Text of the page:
Wallace: … isn’t the essence of love that it’s above self-interest?

Rand: Well, let me make it complete for you. What would it mean to have love above self-interest? It would mean, for instance, for a husband to tell his wife if he were moral, according to conventional morality that “I am marrying you just for your own sake. I have no personal interest in it, but I am so unselfish that I’m marrying you only for your own good.” Would a woman like that? … In love, the currency is virtue. You love people not ofr what you do for them or what they do for you. We love them for their values, their virtues which they have achieved in their own character. You don’t love causes. you don’t love everybody indiscriminately. You love only those who deserve it…

Wallace: … There are very few of us then, in this world, by your standards, who are worthy of love.

Rand: Unfortunately, yes. Very few. But it is open for everybody to make themselves worthy of it, and that is all that my morality offers them: A way to make themselves worthy of love, although that is not the primary motive.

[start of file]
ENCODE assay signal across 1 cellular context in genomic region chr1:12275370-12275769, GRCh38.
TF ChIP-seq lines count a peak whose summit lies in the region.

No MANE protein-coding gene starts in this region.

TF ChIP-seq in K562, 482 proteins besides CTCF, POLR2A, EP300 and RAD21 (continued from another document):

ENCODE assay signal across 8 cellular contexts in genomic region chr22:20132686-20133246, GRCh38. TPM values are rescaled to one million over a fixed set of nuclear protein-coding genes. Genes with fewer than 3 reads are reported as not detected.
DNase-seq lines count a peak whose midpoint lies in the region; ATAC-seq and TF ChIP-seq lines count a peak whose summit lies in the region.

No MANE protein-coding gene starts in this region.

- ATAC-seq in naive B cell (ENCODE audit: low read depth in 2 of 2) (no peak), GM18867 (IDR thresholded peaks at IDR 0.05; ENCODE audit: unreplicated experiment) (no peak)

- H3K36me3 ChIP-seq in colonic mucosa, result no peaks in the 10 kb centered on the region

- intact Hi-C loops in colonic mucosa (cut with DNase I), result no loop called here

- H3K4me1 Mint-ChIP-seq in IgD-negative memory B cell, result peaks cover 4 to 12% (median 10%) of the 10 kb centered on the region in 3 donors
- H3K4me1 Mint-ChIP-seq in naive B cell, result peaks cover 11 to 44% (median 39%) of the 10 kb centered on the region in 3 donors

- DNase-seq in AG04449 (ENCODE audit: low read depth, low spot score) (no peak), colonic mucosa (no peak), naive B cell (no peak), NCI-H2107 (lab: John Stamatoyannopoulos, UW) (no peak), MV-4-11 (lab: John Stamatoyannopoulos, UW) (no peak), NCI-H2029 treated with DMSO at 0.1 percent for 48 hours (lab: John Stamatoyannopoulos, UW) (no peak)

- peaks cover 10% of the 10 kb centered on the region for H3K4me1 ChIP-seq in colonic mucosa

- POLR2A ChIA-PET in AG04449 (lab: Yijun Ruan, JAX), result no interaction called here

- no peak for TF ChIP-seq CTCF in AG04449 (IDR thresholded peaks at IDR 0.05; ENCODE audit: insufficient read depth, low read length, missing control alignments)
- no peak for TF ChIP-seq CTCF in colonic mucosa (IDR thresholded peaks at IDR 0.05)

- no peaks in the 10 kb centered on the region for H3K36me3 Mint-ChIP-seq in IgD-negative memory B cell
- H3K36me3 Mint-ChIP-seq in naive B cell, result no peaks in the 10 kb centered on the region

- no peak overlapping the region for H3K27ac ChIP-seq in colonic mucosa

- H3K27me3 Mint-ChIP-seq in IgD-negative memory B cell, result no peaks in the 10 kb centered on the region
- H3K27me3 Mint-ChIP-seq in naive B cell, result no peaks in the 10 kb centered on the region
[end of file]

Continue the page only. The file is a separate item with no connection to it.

But Rand’s illustration of a husband and wife does make sense. At minimum, many types – perhaps the strongest types of love are not devoid of self-interest. You’d be dead inside if you got nothing out of your love for a spouse, or a child. Per Rand, love isn’t love if you get nothing out of it.

This objectivist view of love stands in total opposition to the current political moves that declare love means each of us should make sacrifices of ourselves for “the common good,” even when we get nothing out of it. We are to be completely devoid of self-interest.

Is this love? Can love ever be devoid of self-interest?

My initial reaction is opposed to the objectivist idea – what about the good Samaritan? What about loving your neighbor as you love yourself? If people have to make themselves worthy of love, how can we love children? What about a child born with Down’s Syndrome? What about an elderly person with Alzheimer disease? This has always left me wondering if any form of objectivism can be merged with a Christian worldview*. Perhaps the answer is in the order of Jesus’ commands: Love God, and love your neighbor. Perhaps loving our neighbors is not the purpose in itself, but we love them because we love God. Loving strangers is, then, be part of loving  God.

But what about loving God? Is our love for God devoid of self-interest, or do you get something out of our love for God as we do from loving your spouse?

Question 1 of the Westminster Shorter Catechism:

Q. 1. What is the chief end of man?
A. Man’s chief end is to glorify God, and to enjoy him forever.

This basic statement of the purpose of humankind declares we are purposed to get something from God – our own enjoyment.

John Piper builds off this in what he calls “Christian hedonism,” in his book Desiring God: Meditations of a Christian Hedonist, and through his ministry.

Piper seems to agree with Ayn Rand! About Love for God, Piper writes: